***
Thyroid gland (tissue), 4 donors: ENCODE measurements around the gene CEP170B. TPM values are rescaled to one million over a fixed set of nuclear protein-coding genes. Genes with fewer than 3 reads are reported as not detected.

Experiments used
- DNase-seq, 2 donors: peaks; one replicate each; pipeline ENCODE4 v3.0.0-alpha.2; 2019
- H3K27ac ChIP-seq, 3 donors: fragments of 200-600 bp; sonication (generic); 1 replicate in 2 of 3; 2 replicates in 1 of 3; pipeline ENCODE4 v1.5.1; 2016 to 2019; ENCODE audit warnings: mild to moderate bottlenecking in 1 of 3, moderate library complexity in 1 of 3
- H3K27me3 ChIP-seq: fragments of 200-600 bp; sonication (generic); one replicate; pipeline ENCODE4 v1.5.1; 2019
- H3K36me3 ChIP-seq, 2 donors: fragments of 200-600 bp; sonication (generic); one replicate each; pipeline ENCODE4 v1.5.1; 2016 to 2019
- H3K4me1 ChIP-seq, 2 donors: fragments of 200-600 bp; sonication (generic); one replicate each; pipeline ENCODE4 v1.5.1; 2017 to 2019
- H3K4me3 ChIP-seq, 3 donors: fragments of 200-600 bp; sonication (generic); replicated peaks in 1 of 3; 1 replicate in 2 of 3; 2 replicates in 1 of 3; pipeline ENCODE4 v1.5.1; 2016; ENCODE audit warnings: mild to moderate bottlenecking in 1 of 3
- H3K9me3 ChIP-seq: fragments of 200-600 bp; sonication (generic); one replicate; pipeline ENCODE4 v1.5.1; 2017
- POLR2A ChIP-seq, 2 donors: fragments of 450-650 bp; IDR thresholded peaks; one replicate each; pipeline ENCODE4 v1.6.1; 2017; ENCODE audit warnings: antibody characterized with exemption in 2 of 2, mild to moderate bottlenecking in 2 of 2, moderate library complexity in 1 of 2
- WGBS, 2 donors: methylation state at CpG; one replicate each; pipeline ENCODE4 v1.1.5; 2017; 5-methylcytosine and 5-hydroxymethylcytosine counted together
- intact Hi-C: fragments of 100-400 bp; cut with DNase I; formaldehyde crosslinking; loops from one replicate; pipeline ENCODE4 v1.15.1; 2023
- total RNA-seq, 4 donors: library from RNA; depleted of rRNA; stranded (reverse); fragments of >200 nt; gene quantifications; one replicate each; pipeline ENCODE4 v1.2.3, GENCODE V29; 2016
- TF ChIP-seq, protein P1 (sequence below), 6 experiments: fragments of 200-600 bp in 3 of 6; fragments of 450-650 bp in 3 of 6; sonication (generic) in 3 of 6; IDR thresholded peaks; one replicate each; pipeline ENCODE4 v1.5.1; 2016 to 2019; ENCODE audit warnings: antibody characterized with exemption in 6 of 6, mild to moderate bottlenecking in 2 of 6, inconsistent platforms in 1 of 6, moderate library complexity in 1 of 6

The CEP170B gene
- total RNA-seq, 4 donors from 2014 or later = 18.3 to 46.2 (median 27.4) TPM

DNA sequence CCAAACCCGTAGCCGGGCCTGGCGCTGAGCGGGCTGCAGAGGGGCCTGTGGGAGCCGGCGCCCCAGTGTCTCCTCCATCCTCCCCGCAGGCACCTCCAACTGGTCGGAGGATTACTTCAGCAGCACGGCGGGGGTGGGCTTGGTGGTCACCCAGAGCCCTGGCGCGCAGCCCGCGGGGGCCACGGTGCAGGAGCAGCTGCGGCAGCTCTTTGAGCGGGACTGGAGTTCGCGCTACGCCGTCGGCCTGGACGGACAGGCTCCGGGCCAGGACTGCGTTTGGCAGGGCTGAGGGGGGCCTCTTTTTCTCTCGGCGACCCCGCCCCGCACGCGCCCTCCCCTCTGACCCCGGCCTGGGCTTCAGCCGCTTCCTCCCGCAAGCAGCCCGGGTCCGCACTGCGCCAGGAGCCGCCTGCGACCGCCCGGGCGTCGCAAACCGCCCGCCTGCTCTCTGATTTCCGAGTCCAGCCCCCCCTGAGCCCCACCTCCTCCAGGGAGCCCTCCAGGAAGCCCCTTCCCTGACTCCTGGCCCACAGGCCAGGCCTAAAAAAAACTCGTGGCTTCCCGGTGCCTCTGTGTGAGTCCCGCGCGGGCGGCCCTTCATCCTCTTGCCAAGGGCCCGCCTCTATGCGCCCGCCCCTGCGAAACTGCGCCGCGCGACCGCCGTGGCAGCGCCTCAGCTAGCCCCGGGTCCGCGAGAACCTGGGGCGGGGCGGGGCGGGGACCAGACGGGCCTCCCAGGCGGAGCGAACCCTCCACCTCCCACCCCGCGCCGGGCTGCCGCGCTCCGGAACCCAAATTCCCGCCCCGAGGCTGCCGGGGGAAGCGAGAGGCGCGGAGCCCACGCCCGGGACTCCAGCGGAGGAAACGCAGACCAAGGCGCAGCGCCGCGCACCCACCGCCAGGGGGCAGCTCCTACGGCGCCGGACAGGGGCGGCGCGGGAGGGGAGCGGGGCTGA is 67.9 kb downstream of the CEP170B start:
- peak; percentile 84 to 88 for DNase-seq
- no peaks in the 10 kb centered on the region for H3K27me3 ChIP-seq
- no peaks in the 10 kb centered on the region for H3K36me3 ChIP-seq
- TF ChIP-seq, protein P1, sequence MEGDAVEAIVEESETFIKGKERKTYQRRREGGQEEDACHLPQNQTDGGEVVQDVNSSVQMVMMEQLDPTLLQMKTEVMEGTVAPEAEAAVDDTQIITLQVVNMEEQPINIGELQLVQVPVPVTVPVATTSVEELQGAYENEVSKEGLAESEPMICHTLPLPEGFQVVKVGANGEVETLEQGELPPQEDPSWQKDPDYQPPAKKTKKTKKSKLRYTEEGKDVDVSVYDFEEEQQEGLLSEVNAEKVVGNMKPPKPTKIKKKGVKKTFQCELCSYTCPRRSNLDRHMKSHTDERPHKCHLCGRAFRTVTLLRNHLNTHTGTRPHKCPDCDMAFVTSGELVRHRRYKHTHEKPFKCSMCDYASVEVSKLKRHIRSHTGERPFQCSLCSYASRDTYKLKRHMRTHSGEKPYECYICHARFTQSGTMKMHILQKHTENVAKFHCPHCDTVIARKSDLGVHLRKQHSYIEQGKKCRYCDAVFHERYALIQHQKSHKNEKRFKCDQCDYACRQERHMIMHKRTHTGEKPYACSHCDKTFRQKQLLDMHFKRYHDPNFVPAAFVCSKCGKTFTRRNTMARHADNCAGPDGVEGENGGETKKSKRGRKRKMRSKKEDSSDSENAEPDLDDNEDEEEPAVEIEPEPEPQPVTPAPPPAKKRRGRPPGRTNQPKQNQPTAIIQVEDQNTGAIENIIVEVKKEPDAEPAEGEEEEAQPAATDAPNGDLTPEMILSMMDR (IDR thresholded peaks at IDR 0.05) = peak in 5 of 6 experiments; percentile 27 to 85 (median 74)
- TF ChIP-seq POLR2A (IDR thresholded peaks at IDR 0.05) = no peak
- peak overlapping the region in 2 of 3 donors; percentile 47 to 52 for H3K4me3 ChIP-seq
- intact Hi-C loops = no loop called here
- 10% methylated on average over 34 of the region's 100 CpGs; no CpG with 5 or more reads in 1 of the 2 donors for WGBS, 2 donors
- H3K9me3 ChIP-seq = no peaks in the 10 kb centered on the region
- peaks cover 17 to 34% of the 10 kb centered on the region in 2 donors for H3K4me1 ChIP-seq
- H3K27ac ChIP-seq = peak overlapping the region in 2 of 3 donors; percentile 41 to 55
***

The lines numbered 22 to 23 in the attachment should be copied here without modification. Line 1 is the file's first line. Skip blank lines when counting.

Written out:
- TF ChIP-seq POLR2A (IDR thresholded peaks at IDR 0.05) = no peak
- peak overlapping the region in 2 of 3 donors; percentile 47 to 52 for H3K4me3 ChIP-seq